The 'Anti' that Binds
I'm Bob Karson with the discovery files--new advances in science and engineering from the National Science Foundation.
(Sound effect: operating room) One of the most common complications after surgery is infection at the site of the incision. Sutures are coated with an antibiotic--most commonly triclosan--which does slow the growth of bacteria, but does not kill those already present. Because triclosan has been so widely used in household products like hand sanitizers, new strains of bacteria are finding ways around it. And triclosan can be absorbed by the body raising concerns about possible health effects.
Scientists at Umass-Amherst have discovered an antibacterial coating about a thousand times more effective than triclosan. And because of the way it works, it has a very low chance of causing bacterial resistance it's called PAMBM designed from naturally-occurring antimicrobial peptides that can kill a wide range of bacteria at the site of the wound.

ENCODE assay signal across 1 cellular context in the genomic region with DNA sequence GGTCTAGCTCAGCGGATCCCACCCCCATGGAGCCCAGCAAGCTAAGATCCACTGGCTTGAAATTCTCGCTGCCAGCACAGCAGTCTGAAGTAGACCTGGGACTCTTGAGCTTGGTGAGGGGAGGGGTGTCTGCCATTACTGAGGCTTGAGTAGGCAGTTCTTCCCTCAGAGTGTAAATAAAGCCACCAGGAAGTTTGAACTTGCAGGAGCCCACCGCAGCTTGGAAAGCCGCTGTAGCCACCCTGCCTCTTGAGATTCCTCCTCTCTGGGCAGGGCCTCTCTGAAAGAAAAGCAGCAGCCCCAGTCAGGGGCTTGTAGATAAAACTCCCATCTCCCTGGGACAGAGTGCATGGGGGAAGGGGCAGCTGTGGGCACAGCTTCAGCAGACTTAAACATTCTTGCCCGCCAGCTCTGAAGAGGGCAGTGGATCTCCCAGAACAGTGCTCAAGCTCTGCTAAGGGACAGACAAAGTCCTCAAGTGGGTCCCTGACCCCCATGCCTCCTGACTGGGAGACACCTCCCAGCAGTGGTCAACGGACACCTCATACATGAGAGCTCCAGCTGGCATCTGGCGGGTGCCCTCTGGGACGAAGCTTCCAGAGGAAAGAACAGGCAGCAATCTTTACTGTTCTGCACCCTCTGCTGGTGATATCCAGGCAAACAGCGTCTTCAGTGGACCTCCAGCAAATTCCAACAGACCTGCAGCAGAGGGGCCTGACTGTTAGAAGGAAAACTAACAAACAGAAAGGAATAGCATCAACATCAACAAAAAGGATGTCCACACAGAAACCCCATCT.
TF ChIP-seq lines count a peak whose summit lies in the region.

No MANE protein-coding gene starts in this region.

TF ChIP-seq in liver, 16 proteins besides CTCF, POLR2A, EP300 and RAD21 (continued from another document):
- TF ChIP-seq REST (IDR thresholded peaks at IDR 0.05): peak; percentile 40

In tests, the team compared PAMBM directly against triclosan-coated stitches. The PAMBM sutures showed much greater reduction in the amount of bacteria.
With bacterial resistance increasing because of the over-use of antibiotics, this new coating could be the proverbial 'stitch-in-time.' Naturally-derived, more effective, low chance of contributing to super-bugs we could be looking at the future of sutures.
"The discovery files" covers projects funded by the government's national science foundation. Federally sponsored research--brought to you, by you! Learn more at nsf.gov or on our podcast.